Seven Years' War
At the outbreak of the Seven Years' War in 1756, the navy was rapidly expanded which benefited Hood. Later that year Hood was promoted to post captain and given command of the Grafton. In 1757, while in temporary command of Antelope (50 guns), he drove a French ship ashore in Audierne Bay, and captured two privateers. His zeal attracted the favourable notice of the Admiralty and he was appointed to a ship of his own, Bideford. In 1759, when captain of the Vestal (32), he captured the French Bellone (32) after a sharp action. During the war, his services were wholly in the Channel, and he was engaged under Rodney in 1759 in the Raid on Le Havre, destroying the vessels collected by the French to serve as transports in the proposed invasion of Britain.
He was appointed in Commander-in-Chief, North American Station in July 1767. He returned to England in October 1770 and commissioned the building of Catherington House in the village of Catherington in Hampshire in 1771. In 1778, he accepted a command which in the ordinary course would have terminated his active career, becoming Commissioner of the dockyard at Portsmouth and governor of the Naval Academy.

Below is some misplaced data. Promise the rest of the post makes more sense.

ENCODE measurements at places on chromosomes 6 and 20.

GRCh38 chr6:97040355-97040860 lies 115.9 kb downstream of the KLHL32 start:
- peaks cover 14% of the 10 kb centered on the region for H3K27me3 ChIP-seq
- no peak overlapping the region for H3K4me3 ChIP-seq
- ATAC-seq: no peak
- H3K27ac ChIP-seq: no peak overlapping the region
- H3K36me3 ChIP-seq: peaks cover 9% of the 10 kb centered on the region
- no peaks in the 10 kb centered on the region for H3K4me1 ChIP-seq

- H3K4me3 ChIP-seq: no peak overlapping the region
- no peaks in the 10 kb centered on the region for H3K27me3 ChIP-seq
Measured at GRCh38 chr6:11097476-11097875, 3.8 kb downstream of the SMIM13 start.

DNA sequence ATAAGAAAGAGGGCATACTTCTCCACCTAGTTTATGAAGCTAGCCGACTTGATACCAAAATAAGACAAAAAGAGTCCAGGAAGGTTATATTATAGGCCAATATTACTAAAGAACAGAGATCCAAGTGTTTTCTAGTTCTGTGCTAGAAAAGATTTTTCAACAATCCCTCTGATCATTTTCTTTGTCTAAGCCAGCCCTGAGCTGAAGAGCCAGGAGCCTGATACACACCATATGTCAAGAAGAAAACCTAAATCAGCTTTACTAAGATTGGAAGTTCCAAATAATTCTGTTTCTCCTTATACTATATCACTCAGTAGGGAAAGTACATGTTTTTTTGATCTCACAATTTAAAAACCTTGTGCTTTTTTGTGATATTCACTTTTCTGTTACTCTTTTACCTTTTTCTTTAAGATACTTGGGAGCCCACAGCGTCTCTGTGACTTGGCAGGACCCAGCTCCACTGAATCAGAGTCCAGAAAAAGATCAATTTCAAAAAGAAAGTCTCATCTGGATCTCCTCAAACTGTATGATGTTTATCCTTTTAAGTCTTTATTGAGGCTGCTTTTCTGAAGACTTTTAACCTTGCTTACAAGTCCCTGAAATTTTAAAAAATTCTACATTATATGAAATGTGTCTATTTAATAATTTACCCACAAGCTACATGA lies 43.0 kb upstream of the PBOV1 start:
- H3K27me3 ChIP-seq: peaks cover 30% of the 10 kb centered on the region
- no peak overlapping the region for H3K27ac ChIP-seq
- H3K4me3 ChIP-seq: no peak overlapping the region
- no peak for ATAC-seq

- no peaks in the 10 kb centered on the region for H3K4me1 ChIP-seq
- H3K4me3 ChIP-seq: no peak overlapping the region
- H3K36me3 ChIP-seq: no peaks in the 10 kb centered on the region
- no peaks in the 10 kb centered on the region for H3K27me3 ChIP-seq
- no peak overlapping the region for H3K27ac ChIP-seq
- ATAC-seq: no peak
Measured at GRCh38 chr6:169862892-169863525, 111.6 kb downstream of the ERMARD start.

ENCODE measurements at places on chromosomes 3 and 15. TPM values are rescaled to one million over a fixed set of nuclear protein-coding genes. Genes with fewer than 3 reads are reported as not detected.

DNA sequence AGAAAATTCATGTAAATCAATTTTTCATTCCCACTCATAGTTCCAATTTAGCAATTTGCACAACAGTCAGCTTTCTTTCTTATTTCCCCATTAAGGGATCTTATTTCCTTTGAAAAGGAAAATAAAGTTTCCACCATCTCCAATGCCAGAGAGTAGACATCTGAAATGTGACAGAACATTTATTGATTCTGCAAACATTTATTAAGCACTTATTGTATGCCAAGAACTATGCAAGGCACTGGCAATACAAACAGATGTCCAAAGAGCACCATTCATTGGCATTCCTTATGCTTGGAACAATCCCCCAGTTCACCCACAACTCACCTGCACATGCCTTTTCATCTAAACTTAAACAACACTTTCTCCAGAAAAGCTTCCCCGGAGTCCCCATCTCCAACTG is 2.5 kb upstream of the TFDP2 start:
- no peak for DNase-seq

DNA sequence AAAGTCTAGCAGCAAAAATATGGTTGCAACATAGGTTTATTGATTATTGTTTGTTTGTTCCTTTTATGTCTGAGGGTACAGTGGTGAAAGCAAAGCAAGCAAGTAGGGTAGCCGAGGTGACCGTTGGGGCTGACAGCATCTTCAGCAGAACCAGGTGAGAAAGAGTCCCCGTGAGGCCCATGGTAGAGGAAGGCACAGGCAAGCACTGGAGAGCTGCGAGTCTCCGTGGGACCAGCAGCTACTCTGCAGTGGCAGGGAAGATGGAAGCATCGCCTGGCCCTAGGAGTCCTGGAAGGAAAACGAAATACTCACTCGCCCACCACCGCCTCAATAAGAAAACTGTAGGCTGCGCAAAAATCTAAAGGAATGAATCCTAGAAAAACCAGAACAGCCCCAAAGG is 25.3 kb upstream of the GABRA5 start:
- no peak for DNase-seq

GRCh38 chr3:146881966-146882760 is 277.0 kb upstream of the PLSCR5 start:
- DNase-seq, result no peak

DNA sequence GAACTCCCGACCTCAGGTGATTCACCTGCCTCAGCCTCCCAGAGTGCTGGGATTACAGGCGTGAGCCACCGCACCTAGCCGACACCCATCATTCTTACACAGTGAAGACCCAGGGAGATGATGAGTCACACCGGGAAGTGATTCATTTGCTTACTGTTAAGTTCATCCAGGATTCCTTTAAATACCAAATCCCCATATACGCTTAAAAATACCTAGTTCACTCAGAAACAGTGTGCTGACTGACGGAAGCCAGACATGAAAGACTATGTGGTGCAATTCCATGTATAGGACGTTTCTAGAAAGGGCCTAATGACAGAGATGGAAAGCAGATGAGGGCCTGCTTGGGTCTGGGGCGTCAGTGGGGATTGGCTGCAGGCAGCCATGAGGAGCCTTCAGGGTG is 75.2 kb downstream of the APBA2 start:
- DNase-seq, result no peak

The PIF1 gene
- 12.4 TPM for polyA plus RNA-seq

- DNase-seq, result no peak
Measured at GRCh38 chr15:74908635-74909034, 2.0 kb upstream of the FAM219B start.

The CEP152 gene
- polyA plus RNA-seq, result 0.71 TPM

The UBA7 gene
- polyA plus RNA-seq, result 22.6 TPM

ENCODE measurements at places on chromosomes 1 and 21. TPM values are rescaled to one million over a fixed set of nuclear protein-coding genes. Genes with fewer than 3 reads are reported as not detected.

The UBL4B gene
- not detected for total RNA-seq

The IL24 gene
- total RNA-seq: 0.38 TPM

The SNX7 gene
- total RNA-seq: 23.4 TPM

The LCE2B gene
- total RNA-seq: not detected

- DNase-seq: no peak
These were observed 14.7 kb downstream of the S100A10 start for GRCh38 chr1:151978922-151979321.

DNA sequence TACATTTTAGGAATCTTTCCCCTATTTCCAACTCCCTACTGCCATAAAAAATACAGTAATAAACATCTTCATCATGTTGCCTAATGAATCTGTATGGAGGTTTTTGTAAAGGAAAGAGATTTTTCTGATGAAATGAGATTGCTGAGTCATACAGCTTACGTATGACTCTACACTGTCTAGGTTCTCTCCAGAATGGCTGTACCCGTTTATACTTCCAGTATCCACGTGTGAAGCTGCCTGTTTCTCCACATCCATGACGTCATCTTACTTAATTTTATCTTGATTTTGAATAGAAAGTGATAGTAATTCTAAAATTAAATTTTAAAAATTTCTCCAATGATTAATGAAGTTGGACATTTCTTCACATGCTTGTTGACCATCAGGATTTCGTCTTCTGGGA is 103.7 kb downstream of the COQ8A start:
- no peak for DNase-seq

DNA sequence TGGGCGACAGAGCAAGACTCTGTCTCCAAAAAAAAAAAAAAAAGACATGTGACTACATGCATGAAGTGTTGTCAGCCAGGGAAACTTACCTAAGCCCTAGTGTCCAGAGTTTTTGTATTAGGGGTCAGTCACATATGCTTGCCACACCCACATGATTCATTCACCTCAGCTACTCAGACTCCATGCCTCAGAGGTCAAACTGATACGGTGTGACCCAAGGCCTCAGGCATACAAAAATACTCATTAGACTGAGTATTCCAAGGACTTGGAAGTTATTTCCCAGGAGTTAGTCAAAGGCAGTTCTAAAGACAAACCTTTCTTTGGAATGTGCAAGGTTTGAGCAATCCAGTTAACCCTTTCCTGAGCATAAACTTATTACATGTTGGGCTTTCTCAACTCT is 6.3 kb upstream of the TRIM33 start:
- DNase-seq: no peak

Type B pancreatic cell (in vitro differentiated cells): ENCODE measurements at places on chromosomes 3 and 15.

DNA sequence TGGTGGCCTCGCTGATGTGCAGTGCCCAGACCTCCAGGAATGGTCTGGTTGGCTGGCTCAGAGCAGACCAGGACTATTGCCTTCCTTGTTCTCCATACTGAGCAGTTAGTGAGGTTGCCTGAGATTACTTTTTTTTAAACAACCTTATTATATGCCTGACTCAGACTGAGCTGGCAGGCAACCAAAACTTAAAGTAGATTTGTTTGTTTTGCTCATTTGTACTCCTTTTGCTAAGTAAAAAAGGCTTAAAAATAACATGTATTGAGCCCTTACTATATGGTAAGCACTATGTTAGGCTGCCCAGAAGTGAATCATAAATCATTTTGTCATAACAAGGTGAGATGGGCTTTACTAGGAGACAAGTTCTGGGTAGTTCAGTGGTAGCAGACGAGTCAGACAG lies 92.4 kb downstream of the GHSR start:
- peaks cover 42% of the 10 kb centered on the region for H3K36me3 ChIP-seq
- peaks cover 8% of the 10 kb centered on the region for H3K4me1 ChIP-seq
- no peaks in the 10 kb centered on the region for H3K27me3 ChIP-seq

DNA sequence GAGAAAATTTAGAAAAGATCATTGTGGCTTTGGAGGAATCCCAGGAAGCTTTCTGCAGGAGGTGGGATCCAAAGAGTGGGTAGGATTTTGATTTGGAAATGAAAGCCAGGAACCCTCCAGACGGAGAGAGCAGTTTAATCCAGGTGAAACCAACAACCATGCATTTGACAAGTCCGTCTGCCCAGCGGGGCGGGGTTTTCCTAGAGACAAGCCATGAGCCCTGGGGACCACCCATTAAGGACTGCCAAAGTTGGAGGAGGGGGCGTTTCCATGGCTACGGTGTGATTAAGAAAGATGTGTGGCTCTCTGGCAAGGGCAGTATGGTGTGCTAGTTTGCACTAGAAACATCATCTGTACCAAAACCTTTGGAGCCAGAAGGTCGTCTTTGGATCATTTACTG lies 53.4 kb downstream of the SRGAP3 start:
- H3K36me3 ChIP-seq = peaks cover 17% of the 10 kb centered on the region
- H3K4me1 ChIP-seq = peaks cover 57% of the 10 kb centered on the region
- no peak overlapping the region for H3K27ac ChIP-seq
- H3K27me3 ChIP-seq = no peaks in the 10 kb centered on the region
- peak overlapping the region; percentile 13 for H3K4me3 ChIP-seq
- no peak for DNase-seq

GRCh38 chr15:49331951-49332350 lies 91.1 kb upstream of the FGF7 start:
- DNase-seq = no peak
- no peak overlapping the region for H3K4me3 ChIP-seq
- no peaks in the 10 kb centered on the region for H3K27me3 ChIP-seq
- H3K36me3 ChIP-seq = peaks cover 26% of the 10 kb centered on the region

American Revolutionary War
In 1778, on the occasion of the King's visit to Portsmouth, Hood was made a baronet. The war was deeply unpopular with much of the British public and navy. Many admirals had declined to serve under Lord Sandwich, the First Lord of the Admiralty. Admiral Rodney, who then commanded in the West Indies, had complained of a lack of proper support from his subordinates, whom he accused of disaffection. The Admiralty, anxious to secure the services of trustworthy flag officers, promoted Hood to rear-admiral on 26 September 1780, and sent him to the West Indies to act as second in command under Rodney, who knew him personally. He joined Rodney in January 1781 in his flagship Barfleur, and remained in the West Indies or on the coast of North America until the close of the American Revolutionary War.